Anointed is the same word as messiah! Where God dwells, in whom God dwells, is what makes a person anointed. Messiah means the anointed one.
No, it’s not saying we are all THE messiah, but that we can all share the anointing which is dwelling in God’s courts – being fully and wholly present to God’s Presence here, and now and always.
“Our life in you is our shield, O God! Look at us! Our faces shine because we are anointed by your Presence!”
84:10 For a day in your courts is better (more pleasing, more beautiful) than a thousand elsewhere. I would rather be a doorkeeper in the house of my God than live in the tents of wickedness.
One day, one moment, one fully exhaustive giving of your whole self to be fully present for an encounter with the Sacred Presence of the ground of all being, one glimpse of the loving presence of God is more pleasing, and satisfying, and beautiful, and better in quality than a thousand days or a thousand years of doing anything or experiencing anything else. Even if this hour this morning is the one and only time you ponder God’s Presence, contemplate Jesus’ life and teaching, and breathe deeply of the flowing power of the Holy Spirit this is better than a thousand days spent doing anything else. Wow!
Did you realize how precious this moment is?
Did you realize how much spiritual potential there is in every moment you pause and ponder and become present to God’s omnipresence wherever you are and whenever you allow yourself to notice?
This building alone isn’t God’s court. Everywhere you are is God’s court. And better is one moment in communion with God’s Presence than a thousand elsewhere.
84:11 For the LORD God is a sun and shield; God bestows favor (or grace) and honor (glory, abundance). No good thing does Yahweh withhold from those who walk (go) uprightly (in sincerity).
84:12 O LORD of hosts, happy (blessed) is everyone who trusts in you.
What does it mean to trust in God? The same word in Arabic suggests throwing oneself down upon one’s face. Trusting in God carries the connotation of that kind of whole-self commitment and openness. Trusting in God is what this whole psalm has been about.
So what does all that have to do with sabbaticals? It reminds us of what they’re all about. Sabbatical comes from the word Sabbath which means to set aside time to awaken to the profound truth that everything and everyone around you is sacred, to notice, to embrace, to sense and savour God’s Presence which can get lost as we’re distracted by the busyness of our lives. If my sabbatical does nothing more than to provoke all of us to seriously think about Psalm 84 and how it speaks to our faith then it will be more than worth it.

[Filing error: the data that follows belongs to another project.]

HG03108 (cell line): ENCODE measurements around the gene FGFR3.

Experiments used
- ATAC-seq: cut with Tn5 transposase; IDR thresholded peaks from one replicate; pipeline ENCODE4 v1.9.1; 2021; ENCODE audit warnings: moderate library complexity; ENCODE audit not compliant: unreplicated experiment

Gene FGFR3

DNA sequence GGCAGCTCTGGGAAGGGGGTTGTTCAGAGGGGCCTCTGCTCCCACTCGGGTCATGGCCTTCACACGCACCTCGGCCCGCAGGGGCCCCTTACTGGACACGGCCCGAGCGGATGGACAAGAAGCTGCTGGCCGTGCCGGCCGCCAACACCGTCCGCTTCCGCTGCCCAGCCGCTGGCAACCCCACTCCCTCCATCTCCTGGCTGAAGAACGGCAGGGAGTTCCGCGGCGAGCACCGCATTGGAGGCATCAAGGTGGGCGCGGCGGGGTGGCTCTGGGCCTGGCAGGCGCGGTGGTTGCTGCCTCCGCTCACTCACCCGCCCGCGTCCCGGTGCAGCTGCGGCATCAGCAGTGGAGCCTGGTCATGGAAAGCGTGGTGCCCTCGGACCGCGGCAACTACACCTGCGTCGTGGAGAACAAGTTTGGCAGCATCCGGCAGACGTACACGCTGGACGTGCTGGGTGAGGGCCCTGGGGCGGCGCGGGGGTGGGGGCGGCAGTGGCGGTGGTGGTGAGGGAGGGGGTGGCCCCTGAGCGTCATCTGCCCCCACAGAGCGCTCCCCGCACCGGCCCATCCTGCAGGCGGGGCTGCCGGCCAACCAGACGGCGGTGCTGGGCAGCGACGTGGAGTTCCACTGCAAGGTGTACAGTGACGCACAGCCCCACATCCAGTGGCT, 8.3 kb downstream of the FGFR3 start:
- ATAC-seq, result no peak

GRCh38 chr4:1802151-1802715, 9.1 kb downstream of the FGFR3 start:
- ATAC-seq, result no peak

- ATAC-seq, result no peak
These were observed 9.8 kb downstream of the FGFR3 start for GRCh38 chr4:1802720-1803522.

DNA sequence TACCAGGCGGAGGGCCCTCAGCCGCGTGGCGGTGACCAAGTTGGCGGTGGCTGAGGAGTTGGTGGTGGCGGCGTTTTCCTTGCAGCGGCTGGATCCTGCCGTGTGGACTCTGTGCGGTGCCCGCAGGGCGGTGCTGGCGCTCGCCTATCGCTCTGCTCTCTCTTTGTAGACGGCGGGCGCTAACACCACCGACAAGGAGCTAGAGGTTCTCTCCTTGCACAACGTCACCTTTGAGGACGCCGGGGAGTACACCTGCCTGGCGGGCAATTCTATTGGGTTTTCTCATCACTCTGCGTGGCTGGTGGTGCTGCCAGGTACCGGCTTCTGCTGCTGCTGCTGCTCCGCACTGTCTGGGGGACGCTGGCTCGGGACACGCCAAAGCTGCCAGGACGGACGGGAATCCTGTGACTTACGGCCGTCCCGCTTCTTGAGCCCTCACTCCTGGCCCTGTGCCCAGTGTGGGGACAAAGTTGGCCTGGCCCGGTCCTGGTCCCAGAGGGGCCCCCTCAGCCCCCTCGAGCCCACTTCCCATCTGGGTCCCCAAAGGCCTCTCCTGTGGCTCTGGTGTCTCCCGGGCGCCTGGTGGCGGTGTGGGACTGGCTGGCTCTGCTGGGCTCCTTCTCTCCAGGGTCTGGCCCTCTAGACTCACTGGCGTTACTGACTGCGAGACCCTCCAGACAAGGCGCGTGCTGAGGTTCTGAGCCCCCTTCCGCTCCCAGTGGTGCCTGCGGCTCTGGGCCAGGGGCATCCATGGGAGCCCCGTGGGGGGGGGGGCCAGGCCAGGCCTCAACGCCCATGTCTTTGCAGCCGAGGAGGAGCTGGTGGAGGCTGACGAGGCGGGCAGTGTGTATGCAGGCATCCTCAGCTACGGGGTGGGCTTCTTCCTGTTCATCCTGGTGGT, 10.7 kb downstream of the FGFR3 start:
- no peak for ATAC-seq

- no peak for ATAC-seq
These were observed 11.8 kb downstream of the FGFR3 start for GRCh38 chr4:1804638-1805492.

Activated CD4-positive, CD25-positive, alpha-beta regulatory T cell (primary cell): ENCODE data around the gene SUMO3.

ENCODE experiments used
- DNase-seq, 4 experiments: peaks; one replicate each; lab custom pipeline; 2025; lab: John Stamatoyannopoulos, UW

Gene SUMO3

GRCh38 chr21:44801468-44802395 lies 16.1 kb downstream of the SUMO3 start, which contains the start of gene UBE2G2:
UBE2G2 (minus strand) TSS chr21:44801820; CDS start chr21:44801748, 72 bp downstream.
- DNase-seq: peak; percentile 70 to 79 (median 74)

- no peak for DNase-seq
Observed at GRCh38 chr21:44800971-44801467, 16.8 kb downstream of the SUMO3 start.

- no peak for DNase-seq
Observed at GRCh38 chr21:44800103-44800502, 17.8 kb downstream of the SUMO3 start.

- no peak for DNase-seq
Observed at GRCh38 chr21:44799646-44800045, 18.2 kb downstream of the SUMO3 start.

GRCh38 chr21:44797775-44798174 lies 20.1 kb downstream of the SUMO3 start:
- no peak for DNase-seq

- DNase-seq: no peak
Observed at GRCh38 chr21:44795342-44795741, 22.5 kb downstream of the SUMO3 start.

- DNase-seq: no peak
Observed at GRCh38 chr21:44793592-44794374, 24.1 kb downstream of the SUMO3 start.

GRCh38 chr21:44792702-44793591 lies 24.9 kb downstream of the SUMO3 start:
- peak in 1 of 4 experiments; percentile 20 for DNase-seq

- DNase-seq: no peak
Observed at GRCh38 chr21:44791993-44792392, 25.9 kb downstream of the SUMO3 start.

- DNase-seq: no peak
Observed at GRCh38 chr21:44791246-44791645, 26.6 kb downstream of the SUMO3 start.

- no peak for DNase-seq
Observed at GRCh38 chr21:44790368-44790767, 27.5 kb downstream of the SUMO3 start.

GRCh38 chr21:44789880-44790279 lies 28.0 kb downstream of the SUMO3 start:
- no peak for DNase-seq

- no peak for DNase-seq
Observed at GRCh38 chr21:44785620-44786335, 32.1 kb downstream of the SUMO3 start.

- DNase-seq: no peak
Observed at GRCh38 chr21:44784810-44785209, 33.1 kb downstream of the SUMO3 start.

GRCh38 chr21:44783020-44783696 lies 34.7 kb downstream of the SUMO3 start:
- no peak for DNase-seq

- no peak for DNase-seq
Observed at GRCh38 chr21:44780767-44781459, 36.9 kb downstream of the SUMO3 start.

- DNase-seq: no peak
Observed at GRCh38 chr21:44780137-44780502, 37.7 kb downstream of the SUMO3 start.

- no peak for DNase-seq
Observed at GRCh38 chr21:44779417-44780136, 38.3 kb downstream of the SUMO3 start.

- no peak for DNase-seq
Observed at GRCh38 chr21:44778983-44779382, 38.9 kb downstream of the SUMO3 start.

Sabbaticals work both ways. I get Sabbath time away from my role and responsibilities in the Church in order to allow me the gift of focus, deepening, and rest.
And you get Sabbath time away from me!
You’ve had my voice in your ears for 8 straight years now. Another voice for a while might help you hear things afresh – and when I return you might be able to hear fresh things through me.
And remembering that none of us is the centre of the universe and that everything won’t fall apart if we’re not personally guiding it is a very healthy thing to have reinforced.
I’m grateful that the United Church has a sabbatical policy for its clergy that provides for a minimum of 3 months sabbatical time for every 5 years in a pastoral relationship.
I’m grateful to the Council here and to all of you for being gracious and working with me to make my absence manageable.
I’m grateful for Rev. Dan Yourkevich who I know will lead you faithfully and graciously.
People have been asking what I’m most looking forward to about this time and my answer is to be able to pour all my focus and passion into just one thing, because ministry is all about juggling multiple things all at once.
The other question people ask is what I’ll be doing. I’m finishing up the research and writing phase of my doctoral studies that have been going on for the last few years.
What’s my topic? You just heard it. Reread today’s message and you’ll hear it loud and clear.
How can we grow to be more present to God’s Presence more of the time?
I’m going to miss you! It’s going to be hard to not be part of the goings-on of a place and people that I’m in deep relationship with. It’s going to be hard to miss various events and happenings. I’m not in isolation and quarantined, but I will be conspicuously absent from everything until Advent. But here is something that we will share in while I’m gone:
1 How lovely is your dwelling place, O LORD of hosts!
2 My soul longs, indeed it faints for the courts of the LORD; my inner being and my physical being sing for joy to the living God.
3 Even the sparrow finds a home, and the swallow a nest for herself, where she may lay her young, at your altars, O LORD of hosts, my King and my God.
4 Blessed are those who dwell in your house, ever singing your praise, ever shining! Selah
5 Blessed are those whose strength is in you for their inner being will be on the right path.
6 As they go through the valley of weeping they make it a place of springs; the fresh, early rain enfolds them with blessing.
7-8 They go from strength to strength; the God of gods will be seen in Zion. O LORD God of hosts, hear my prayer; give ear, O God of Jacob! Selah
9 Our life in you is our shield, O God! Look at us! Our faces shine because we are anointed by your Presence!
10 For even one day in your Presence is better, more pleasing, more beautiful than a thousand elsewhere. Better is one moment in communion with your Presence than a thousand years apart. I would rather be a doorkeeper in the house of my God than live in the tents of wickedness.
11 For the LORD God is a sun and shield; God bestows grace and honor and abundance. No good thing does Yahweh withhold from those who walk in sincerity.
12 O LORD of hosts, blessed is everyone who trusts in you, ever present to your ever Presence.